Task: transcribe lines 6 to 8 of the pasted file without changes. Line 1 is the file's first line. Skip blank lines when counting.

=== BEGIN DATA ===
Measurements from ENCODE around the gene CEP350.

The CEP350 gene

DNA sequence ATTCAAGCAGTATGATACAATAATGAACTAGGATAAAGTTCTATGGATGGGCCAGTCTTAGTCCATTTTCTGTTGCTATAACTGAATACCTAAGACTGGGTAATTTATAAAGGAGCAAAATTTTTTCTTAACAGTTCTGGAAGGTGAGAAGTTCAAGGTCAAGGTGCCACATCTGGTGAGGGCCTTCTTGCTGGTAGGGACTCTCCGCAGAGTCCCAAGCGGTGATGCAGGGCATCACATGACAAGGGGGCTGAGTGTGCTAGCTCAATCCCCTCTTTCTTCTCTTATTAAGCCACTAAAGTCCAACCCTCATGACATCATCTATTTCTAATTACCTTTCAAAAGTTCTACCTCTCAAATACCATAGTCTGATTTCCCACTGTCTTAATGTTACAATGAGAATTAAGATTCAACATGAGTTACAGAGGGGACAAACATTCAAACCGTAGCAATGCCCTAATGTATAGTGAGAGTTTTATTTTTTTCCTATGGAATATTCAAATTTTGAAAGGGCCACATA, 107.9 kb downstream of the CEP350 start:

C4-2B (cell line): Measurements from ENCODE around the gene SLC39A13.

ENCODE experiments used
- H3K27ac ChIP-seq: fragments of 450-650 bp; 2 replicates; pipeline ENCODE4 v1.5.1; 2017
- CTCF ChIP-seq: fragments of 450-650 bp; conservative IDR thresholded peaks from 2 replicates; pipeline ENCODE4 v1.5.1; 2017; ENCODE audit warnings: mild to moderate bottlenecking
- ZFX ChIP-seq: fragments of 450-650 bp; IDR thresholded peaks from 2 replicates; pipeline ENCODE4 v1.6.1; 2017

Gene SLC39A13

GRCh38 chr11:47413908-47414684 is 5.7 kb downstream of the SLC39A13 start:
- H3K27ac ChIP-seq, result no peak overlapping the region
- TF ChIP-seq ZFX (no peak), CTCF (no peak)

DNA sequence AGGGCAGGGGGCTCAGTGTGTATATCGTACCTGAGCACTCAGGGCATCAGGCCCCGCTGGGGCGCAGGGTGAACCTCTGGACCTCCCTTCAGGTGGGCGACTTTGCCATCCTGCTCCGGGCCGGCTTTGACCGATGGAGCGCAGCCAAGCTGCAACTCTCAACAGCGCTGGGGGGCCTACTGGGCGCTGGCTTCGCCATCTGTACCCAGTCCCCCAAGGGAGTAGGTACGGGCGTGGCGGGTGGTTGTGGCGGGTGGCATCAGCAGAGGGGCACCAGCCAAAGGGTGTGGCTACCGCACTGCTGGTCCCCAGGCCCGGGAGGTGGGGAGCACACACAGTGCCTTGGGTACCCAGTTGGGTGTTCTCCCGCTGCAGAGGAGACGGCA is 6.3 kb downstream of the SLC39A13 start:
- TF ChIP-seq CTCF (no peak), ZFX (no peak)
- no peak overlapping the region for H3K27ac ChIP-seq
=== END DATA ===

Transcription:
- H3K27ac ChIP-seq: fragments of 450-650 bp; 2 replicates; pipeline ENCODE4 v1.5.1; 2017
- CTCF ChIP-seq: fragments of 450-650 bp; conservative IDR thresholded peaks from 2 replicates; pipeline ENCODE4 v1.5.1; 2017; ENCODE audit warnings: mild to moderate bottlenecking
- ZFX ChIP-seq: fragments of 450-650 bp; IDR thresholded peaks from 2 replicates; pipeline ENCODE4 v1.6.1; 2017